What advice do you have for startups who want to raise money?
Fundraising is time consuming, our best tip is to involve yourself in environments that can offer pre-seed funding. It is also a good idea to join programs like Techmakers that can put you into contact with potential partners and investors.

 

 


Kube Energy, participant in the Techmakers green program 2016

Kube Energy provides clean and affordable solar power for businesses and organizations operating in areas of Africa where electricity is expensive and unreliable.

What inspired you to start Kube?  

I was working in the field with the United Nations and my co-founder, Mikael, with the World Bank. We noticed that these international organizations were using a lot of resources on supplying electricity to operations in the field– mainly supplied by expensive, polluting diesel generators. When asked why they hadn’t considered different energy solutions, the organizations often sited the same challenges: limitations in capital, technical knowledge and maintenance capacity. Both Mikael and I wanted to create a concept that could overcome these challenges, and we decided to establish Kube in 2015.

How did Kube get to where it is today?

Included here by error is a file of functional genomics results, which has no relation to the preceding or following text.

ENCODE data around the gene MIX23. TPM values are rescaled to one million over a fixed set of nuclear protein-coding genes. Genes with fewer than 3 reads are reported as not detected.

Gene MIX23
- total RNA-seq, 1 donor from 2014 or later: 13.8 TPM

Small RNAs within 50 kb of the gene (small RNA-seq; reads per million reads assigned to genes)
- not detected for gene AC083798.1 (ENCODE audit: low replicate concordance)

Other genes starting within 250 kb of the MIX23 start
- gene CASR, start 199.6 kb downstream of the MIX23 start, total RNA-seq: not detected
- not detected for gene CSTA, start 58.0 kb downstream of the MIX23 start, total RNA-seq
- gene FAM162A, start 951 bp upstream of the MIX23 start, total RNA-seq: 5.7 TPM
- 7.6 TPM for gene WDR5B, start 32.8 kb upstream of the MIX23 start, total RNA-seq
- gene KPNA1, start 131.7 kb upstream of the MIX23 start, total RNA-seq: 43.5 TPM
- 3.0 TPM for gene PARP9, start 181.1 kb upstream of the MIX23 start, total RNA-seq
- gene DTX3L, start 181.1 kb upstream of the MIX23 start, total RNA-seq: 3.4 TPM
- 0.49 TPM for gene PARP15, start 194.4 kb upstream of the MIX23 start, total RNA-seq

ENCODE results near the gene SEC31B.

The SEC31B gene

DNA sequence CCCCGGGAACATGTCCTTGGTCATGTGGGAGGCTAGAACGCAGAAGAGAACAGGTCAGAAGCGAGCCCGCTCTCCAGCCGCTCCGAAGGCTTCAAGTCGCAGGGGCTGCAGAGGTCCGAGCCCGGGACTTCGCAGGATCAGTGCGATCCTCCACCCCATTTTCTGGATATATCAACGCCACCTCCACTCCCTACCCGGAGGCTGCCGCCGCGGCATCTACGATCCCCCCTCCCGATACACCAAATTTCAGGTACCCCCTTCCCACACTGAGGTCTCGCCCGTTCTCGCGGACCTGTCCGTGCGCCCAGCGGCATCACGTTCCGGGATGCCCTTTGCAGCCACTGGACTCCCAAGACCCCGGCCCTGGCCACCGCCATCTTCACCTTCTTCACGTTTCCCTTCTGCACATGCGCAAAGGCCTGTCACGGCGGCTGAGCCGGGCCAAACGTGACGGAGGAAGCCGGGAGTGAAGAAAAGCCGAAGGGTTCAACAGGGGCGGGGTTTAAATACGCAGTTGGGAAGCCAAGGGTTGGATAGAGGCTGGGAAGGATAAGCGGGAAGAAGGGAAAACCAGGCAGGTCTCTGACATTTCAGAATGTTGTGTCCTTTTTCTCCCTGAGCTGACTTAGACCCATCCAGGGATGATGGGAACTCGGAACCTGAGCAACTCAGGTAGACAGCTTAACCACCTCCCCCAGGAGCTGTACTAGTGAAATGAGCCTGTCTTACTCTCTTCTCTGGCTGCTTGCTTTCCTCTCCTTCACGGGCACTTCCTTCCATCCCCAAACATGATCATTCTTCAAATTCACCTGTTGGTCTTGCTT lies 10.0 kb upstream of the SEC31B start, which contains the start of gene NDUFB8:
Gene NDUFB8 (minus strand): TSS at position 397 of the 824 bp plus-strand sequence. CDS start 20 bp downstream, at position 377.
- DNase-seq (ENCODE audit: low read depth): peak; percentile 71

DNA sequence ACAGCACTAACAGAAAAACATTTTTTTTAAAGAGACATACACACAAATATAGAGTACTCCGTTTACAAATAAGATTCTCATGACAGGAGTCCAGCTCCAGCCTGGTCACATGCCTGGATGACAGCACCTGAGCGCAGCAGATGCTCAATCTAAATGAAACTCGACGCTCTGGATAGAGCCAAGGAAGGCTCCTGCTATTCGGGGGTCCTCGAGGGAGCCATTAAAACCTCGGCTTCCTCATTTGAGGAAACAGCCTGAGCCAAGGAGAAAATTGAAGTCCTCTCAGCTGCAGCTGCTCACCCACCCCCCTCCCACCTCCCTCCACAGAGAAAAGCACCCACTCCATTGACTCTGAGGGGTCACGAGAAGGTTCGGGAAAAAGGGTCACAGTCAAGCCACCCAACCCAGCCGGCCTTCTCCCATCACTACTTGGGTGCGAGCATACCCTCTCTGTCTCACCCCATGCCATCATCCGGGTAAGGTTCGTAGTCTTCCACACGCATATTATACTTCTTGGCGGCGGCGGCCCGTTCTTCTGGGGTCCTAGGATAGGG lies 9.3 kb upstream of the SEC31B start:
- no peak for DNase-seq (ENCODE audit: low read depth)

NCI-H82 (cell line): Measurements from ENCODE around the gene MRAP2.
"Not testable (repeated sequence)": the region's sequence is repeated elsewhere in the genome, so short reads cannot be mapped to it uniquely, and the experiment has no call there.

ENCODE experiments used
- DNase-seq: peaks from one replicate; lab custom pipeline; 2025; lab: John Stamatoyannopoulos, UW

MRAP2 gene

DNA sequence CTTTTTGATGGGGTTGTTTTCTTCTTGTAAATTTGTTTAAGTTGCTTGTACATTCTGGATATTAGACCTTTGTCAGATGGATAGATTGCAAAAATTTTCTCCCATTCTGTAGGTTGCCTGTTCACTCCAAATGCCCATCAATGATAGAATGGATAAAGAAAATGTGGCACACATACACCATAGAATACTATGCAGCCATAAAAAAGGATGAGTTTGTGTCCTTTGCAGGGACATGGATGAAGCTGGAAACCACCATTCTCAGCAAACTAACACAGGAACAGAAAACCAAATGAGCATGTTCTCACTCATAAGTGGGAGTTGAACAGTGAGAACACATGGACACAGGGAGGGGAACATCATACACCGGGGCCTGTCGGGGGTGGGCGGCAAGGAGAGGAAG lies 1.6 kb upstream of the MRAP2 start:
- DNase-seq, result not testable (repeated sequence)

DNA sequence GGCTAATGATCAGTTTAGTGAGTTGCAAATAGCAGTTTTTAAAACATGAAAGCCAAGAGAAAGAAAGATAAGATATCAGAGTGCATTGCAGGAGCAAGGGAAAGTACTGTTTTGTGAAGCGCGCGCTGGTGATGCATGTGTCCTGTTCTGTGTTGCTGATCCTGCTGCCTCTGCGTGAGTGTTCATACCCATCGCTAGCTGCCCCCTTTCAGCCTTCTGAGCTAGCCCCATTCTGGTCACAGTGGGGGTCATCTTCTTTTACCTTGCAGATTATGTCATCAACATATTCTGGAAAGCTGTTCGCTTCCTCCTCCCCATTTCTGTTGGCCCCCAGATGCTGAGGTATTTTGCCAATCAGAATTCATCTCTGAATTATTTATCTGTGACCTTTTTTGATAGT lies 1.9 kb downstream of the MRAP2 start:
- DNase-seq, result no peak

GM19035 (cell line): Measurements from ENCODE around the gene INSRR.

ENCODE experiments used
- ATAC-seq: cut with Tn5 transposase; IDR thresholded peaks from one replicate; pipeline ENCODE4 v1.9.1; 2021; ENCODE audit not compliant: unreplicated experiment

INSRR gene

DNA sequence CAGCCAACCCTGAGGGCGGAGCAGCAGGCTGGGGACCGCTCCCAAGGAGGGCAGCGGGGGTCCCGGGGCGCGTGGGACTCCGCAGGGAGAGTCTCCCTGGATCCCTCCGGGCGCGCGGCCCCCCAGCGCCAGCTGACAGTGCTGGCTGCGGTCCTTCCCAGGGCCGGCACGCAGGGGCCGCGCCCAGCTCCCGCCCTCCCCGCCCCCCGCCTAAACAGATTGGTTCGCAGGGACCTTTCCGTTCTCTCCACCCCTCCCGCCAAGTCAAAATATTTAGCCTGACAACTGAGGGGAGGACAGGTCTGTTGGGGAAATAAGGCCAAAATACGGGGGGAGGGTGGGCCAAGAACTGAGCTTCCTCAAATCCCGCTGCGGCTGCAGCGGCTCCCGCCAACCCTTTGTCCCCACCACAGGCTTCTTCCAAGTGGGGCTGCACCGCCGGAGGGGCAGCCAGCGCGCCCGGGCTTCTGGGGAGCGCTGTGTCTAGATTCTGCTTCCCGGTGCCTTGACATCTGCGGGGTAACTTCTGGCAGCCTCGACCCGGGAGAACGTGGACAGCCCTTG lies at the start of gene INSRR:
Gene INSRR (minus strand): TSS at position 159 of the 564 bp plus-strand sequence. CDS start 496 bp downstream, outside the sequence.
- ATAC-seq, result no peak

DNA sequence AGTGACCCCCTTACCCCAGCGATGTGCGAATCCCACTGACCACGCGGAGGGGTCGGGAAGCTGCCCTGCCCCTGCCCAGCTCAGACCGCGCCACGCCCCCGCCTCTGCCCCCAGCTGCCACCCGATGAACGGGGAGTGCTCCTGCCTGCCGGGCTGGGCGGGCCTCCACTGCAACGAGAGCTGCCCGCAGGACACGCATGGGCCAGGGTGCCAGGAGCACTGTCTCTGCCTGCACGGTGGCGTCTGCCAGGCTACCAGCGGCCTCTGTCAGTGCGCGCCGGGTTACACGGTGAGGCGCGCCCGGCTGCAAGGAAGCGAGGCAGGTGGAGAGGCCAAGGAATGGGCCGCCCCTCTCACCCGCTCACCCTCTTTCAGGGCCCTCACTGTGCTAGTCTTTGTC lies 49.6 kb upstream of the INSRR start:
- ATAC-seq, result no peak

Hard work and grit!

How has the Techmakers Accelerator program helped shape the business

We have really benefited from the Techmakers network. We were new to the Norwegian business landscape, and Techmakers introduced us to leading industrial actors and a number of potential investors. One example is Eltek, who has become one of Kube’s partners since the program. The network with the other Techmaker start-ups working in the same sector also proved to be very helpful. For example, other more mature start-ups in Techmakers shared valuable fundraising experiences with us. When it was time to start fundraising for Kube, we were ready!

Where do you hope to see the business by the end of 2018?
In 2016, we really focused on market research. In 2017, we aim to use what we learned and implement our first system to demonstrate the possibilities of our model. We hope to do 10 installations in 2017 and will double that number in 2018.

What advice do you have for startups who want to raise money?
Fundraising takes a lot of time, so start building relationships as early as possible. We involved our partners in the business development stage, so they primarily invested time before they came in with capital. It is important to establish trust with investors before asking for money.